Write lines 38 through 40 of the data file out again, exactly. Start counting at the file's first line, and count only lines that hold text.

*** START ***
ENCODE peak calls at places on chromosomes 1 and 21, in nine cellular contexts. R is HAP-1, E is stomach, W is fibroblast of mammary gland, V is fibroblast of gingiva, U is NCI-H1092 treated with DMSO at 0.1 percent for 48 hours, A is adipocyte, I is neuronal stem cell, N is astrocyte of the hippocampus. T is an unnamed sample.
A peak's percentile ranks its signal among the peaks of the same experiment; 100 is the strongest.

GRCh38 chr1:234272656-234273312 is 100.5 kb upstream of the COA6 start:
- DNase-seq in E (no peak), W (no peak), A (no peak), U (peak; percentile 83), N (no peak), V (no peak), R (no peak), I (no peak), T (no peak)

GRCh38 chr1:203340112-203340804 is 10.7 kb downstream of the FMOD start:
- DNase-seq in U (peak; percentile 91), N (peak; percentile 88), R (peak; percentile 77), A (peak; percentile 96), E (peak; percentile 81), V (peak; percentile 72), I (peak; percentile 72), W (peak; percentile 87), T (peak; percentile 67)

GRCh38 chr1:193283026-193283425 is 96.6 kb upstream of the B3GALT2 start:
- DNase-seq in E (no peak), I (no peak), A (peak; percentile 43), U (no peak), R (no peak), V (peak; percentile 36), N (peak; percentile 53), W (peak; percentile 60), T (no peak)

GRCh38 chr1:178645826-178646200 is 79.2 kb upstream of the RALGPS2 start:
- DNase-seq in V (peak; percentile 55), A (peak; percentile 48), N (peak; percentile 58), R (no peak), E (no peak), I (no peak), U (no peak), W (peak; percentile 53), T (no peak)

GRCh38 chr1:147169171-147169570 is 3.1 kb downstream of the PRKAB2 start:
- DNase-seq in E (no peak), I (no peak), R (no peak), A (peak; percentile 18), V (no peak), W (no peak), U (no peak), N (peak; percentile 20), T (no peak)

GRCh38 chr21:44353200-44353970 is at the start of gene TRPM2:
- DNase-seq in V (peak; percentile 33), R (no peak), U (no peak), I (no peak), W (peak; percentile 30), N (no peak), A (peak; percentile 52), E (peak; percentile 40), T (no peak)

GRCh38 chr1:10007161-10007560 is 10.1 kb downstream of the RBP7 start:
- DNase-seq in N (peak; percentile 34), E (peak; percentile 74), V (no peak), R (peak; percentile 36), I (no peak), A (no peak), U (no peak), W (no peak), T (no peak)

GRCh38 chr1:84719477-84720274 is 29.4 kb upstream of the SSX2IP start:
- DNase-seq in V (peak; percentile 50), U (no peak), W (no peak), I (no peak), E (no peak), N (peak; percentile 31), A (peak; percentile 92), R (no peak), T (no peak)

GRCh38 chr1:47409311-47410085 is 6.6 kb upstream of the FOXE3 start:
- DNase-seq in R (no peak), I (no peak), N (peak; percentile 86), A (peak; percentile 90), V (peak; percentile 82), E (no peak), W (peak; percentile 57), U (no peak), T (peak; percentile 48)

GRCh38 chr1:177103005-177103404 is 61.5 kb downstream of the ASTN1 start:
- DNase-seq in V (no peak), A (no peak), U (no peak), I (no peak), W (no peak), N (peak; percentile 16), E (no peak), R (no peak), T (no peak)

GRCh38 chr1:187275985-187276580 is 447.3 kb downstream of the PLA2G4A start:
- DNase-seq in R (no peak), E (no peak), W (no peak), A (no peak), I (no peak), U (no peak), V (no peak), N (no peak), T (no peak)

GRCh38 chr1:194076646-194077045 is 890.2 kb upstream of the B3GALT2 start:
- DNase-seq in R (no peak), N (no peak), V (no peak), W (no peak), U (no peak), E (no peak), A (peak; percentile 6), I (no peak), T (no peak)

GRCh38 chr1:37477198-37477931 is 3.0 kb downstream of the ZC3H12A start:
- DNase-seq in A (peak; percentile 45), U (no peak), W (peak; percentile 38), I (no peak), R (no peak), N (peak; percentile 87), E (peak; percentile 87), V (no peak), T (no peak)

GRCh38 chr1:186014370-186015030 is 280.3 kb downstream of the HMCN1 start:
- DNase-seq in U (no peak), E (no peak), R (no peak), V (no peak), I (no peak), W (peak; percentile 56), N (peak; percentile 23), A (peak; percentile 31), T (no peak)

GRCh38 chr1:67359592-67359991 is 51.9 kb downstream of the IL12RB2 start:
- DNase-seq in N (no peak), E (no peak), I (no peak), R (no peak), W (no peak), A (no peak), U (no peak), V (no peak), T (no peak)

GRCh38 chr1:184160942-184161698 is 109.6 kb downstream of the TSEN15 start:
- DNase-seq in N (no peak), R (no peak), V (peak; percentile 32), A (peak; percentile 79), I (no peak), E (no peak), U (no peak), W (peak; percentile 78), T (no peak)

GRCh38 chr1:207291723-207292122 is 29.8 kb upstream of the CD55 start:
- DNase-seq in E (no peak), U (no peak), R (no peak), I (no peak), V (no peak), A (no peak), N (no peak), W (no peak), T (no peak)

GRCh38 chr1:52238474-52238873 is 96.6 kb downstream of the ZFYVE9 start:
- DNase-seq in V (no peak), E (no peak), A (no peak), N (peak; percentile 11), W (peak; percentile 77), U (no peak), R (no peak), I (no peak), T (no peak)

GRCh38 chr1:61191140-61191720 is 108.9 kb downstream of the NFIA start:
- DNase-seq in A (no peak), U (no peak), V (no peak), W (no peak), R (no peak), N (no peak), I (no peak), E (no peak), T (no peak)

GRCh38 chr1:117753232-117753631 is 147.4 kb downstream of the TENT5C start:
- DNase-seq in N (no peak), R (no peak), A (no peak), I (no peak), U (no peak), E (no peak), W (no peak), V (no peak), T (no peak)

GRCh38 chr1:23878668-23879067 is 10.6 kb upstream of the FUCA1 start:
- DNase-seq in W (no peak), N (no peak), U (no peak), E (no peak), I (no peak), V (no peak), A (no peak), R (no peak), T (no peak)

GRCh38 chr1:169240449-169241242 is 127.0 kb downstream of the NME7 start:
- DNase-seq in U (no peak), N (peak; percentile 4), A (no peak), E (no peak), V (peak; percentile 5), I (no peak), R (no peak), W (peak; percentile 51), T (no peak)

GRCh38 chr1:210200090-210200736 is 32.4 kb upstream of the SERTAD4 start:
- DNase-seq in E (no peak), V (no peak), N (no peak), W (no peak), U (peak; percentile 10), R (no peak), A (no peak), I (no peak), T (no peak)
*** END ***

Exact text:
- DNase-seq in V (no peak), E (no peak), A (no peak), N (peak; percentile 11), W (peak; percentile 77), U (no peak), R (no peak), I (no peak), T (no peak)

GRCh38 chr1:61191140-61191720 is 108.9 kb downstream of the NFIA start:
- DNase-seq in A (no peak), U (no peak), V (no peak), W (no peak), R (no peak), N (no peak), I (no peak), E (no peak), T (no peak)